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  • Lisa Segar

30 Days of Meditation: Anatomy of a Yoga Challenge. Day 1

Happy New Year! Let me begin by saying that I do not love challenges. I am not speaking of difficult things, but specifically, the kind of challenge that begins on January 1 and promises to transform you. You know the type. Thirty days to a new you sort of stuff. As if the me from December 31 is somehow not living up to my full potential. And what if I do not, or cannot complete this challenge. Does that make the new me less than those who did? Or worse, am I stuck with the old me forever?! Every year the studio where I practice, Yoga Life (@yogalifestudio), offers a 30 day yoga challenge. The concept is simple; take 30 classes in 30 days to feel better physically, mentally and emotionally. Oh, and there are prizes. While I understand the idea behind offering a challenge as way of helping others build a dedicated practice, and while this particular studio does a really nice job of keeping the focus on personal growth, rather than pushing to an imagined finish line, the idea has never appealed to me. Until this year. The year that Yoga Life added 30 days of mediation to the challenge. The year that even if one chose to skip every asana practice, the meditation practice is still offered, free of charge. No prizes. No pressure to be in studio. Just meditations delivered daily to your email for your personal growth. Now this was something I could get on board with. Challenge accepted. What follows today, and in as many days as I am able to post (I am serious about keeping this low key), is my experience. My journal of sorts.


Now I am not new to meditation. In fact, I have been practicing meditation sporadically for nine years or so. Admittedly, it is not the strongest limb of my practice. Alone, I can sit for maybe 10 minutes before I being to fidget and feel achy. In a group setting ,with the support of others, that number increases to 15 or 20 minutes. However, I have never been consistent. So today, as I opened my email and clicked the link to the recording, I decided to take my mediation in a supported reclined posture. Yeah, I decided to lay down. It is after all New Year's Day, and while I can report that I did not over indulge last night, I did stay up until 12:07, just to usher the new year in. With my body fully cushioned by blankets and pillows I proceeded towards dhyana (meditation).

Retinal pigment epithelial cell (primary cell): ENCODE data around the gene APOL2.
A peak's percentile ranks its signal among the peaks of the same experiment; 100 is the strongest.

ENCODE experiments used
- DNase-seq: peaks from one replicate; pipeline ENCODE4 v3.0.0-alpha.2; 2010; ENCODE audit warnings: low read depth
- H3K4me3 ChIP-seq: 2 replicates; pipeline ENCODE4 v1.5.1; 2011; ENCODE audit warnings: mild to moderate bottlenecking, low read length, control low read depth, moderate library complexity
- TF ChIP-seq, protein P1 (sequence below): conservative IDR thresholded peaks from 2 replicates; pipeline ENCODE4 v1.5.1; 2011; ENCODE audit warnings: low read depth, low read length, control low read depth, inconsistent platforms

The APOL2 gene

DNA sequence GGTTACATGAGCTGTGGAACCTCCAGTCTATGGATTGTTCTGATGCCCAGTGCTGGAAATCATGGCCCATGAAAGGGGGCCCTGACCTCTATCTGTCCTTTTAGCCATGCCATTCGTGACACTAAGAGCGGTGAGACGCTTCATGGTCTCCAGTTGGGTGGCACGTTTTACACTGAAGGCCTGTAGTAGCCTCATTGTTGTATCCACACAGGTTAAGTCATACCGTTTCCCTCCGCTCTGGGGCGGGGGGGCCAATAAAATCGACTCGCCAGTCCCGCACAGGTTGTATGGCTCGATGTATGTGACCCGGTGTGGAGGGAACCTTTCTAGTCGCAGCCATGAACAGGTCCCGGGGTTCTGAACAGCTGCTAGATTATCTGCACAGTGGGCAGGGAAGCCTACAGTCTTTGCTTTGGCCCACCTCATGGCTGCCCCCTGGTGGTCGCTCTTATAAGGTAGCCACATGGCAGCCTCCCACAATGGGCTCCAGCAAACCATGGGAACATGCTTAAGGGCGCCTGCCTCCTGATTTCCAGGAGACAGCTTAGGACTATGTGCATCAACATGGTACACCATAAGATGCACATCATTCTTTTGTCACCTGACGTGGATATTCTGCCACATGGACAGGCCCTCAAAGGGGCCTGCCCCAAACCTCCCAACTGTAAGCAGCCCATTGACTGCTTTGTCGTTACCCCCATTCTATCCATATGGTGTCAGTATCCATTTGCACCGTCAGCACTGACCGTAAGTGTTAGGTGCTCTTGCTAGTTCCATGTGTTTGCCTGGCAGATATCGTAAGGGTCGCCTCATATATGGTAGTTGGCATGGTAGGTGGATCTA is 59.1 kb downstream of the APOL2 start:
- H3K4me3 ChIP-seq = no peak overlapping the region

I have to say it went pretty well. Sure, my mind wandered, and yes my body felt a little achy. But the guidance provided by the teacher allowed for permission to experience all of those things. In fact, at one point, it was encouraged. I was cued to label what was happening, "thinking, thinking, thinking", or "aching, aching, aching". The focus this week is Annamaya Kosha (Anna=food, Maya=consisting of, Kosha=layer), the layer consisting of food, or the physical body. I am pretty good a noticing sensations in my body. In fact, I lead with this in most of the yoga sessions that I teach. So for me a practice of experiencing Annamaya Kosha had a familiar quality. I found that I easily softened into my body. However, lying down for the practice felt a bit like yoga nidra, or even savsana-like. I did find my mind wandering more than settling. I've always had some of my best ideas in savasana, so it was difficult for me to stay in the practice of concentration (Dharana) needed for meditation. Still I was surprised how quickly the 20 minutes seemed to pass. And I ended the practice feeling free from the anxiety I had woken up with. There were no big revelations. No ah-ha moments. But that's ok. I am willing to start small and see where this leads.


Until Next time. Peace, Peace, Peace

Lisa


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